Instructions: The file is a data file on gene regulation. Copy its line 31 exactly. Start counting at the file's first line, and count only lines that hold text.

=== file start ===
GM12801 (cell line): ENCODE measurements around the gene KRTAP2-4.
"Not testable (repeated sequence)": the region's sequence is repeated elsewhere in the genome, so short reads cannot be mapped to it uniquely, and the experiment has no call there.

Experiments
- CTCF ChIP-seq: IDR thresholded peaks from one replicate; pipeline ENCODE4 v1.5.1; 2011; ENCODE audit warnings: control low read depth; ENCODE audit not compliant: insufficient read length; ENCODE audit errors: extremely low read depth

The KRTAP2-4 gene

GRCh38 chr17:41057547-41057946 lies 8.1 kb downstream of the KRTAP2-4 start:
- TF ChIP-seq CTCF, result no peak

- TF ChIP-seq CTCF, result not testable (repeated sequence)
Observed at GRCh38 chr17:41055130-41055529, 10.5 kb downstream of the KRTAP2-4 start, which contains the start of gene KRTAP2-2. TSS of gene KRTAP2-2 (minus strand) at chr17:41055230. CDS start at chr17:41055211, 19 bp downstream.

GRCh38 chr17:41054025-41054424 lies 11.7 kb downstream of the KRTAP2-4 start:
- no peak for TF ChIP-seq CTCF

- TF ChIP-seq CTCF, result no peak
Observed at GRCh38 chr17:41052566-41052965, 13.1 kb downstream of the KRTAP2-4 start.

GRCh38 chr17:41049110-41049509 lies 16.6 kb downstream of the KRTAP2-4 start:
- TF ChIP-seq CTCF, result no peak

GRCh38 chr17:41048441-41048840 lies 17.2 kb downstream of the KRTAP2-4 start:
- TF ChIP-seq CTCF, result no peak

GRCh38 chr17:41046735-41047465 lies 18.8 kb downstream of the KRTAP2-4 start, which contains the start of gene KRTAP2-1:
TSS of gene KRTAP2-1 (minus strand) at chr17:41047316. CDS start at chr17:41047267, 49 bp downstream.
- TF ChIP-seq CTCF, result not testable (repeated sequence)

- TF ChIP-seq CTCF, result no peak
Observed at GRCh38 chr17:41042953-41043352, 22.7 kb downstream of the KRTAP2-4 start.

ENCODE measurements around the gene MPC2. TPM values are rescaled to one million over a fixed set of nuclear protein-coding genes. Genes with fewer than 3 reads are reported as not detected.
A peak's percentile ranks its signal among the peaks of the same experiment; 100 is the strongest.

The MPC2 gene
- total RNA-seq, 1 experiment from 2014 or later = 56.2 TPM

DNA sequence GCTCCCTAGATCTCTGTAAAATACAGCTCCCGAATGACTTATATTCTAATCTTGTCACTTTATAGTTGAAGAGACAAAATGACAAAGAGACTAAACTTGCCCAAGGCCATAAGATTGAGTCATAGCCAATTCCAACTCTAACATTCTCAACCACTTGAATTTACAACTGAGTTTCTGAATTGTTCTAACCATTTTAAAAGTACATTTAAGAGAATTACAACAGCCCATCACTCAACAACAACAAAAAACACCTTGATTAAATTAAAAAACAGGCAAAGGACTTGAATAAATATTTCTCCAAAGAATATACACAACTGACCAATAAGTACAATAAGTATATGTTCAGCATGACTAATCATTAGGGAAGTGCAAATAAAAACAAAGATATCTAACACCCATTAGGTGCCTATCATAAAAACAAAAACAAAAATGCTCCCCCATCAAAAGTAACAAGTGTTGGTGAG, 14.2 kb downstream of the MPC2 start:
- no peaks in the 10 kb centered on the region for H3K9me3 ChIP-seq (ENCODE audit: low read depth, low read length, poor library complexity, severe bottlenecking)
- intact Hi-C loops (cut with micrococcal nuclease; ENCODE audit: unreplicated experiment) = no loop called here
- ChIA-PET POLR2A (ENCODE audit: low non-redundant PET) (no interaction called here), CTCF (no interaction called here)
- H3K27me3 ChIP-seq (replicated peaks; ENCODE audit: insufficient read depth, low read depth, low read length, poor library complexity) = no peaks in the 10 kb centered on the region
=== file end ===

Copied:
- H3K27me3 ChIP-seq (replicated peaks; ENCODE audit: insufficient read depth, low read depth, low read length, poor library complexity) = no peaks in the 10 kb centered on the region